Add-on replication is almost always horrible.

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  24. Failover
    24
    This is even worse than replication. Because it was even more of an afterthought.
    Most of the time it fails over on accident and breaks replication.
    And then someone gets woken up to clean up a steaming pile of bad data.
    And that person isn’t very happy about it.

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  25. All those solutions are
    hacked on and horrible.
    25

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  26. There has to be a
    better way.
    26

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  27. Enter the CAP
    Theorem
    27

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  28. It came from Amazon,
    and changed everything.
    28
    It adds some reality to the database world. It basically says that no database can do
    everything.

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  29. CAP stands for...
    29

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  30. Consistency
    30
    All nodes have the same data at the same time.

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  31. Availability
    31
    Every request is guaranteed to receive a response as to its success or failure

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  32. Partition Tolerance
    32
    The system will continue to operate despite arbitrary message loss or a failure of part of the
    system.
    Also known as “split brain” - which happens to me if I don’t get enough coffee.

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  33. But, you can never have
    all three. It’s impossible.
    33
    Finally, some reality! Stop trying to be everything to everyone and solve all types of problems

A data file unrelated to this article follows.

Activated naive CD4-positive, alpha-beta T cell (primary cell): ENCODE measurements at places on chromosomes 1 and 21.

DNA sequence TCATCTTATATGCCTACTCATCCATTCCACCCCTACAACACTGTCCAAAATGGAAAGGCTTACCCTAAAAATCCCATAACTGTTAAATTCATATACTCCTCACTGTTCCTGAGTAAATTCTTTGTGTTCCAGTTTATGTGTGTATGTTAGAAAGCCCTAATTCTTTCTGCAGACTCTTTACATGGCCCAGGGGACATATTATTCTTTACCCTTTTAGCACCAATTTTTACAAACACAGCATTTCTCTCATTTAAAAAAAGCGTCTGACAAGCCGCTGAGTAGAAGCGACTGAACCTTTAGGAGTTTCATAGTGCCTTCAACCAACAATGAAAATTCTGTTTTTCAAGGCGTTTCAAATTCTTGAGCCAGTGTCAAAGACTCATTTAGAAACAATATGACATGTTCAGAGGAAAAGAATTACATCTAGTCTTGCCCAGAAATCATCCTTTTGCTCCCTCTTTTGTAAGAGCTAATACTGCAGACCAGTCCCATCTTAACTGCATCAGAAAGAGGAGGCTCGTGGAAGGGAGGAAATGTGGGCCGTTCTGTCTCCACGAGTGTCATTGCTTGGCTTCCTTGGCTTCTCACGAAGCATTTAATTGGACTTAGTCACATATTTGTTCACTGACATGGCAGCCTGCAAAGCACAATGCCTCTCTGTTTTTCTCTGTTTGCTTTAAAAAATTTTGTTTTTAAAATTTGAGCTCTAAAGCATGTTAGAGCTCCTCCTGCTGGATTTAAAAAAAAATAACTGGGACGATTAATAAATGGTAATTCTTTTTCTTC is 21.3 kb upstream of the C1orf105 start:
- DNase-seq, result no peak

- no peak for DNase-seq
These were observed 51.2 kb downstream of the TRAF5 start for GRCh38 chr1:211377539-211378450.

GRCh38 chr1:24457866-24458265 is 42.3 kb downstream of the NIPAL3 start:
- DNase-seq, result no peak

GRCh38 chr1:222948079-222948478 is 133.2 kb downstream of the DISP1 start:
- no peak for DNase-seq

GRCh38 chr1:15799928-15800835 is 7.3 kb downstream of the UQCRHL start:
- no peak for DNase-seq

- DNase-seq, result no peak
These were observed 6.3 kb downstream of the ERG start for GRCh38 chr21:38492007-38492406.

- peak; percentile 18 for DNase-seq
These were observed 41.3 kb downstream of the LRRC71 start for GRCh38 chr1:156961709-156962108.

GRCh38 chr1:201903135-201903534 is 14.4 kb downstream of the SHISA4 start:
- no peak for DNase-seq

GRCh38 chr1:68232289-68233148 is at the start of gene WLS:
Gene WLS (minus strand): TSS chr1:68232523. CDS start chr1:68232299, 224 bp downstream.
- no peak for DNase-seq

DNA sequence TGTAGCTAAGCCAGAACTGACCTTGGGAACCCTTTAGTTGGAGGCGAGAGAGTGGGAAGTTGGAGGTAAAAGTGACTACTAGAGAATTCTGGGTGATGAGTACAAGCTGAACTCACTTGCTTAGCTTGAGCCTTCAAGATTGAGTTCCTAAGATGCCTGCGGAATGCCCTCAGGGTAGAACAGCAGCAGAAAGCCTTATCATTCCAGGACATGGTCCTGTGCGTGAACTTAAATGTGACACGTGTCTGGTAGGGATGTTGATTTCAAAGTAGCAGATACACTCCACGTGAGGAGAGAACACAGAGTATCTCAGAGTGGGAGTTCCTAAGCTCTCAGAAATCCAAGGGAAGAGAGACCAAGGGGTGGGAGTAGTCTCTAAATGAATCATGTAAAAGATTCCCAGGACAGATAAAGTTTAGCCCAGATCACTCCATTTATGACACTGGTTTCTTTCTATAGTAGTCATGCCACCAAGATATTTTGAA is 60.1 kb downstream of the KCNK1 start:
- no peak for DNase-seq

with the same hammer.
    So when you’re looking at a data store, see which two it can do and which you need for your
    data!

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  34. Enter all the NoSQL!
    34
    Stands for either “NO SQL” or “Not Only SQL” - but it’s really a bunch of different data stores
    that aren’t relational and solve different kinds of problems.
    And provide some solutions for old school reliability problems.

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  35. Document Stores
    35
    - MongoDB, Riak, CouchDB, etc
    - Not relational (though you can convince mongodb to do it, you shouldn’t)
    - Usually have really good replication stories
    - Let’s look at MongoDB vs traditional MySQL

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  36. MySQL Replication
    36
    That’s typical master/master.
    Each can take writes (but you shouldn’t)
    They ship bin logs back and forth
    Fragile
    Easy to break replication by having conflicting writes committed near the same time on both
    sides - so split-brain is always a possibility.

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  37. MongoDB Replica Set
    37
    - There’s an election, and one node is picked as the primary.
    - It takes all writes, distributes to the secondaries
    - If the primary goes down, there’s an election and a new primary is chosen (usually less than
    1 second).
    - New nodes join the replica set and get all the data, then can be elected primary

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  38. Benefits of Replica Sets
    38
    - Replication and failover designed into the system as core functionality!
    - Much better failover
    - Much better reliability
    - I get to sleep more
    - Easy to add capacity as the replica set grows (either shard by adding new replica sets or
    add more nodes to scale reads).

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  39. Riak & the “Ring”
    39
    - Riak is crazy town
    - Document store with very light querying (though the new search stuff is badass)
    - Super scalable via the “Ring”
    - Data is automagically replicated around the ring based on configuration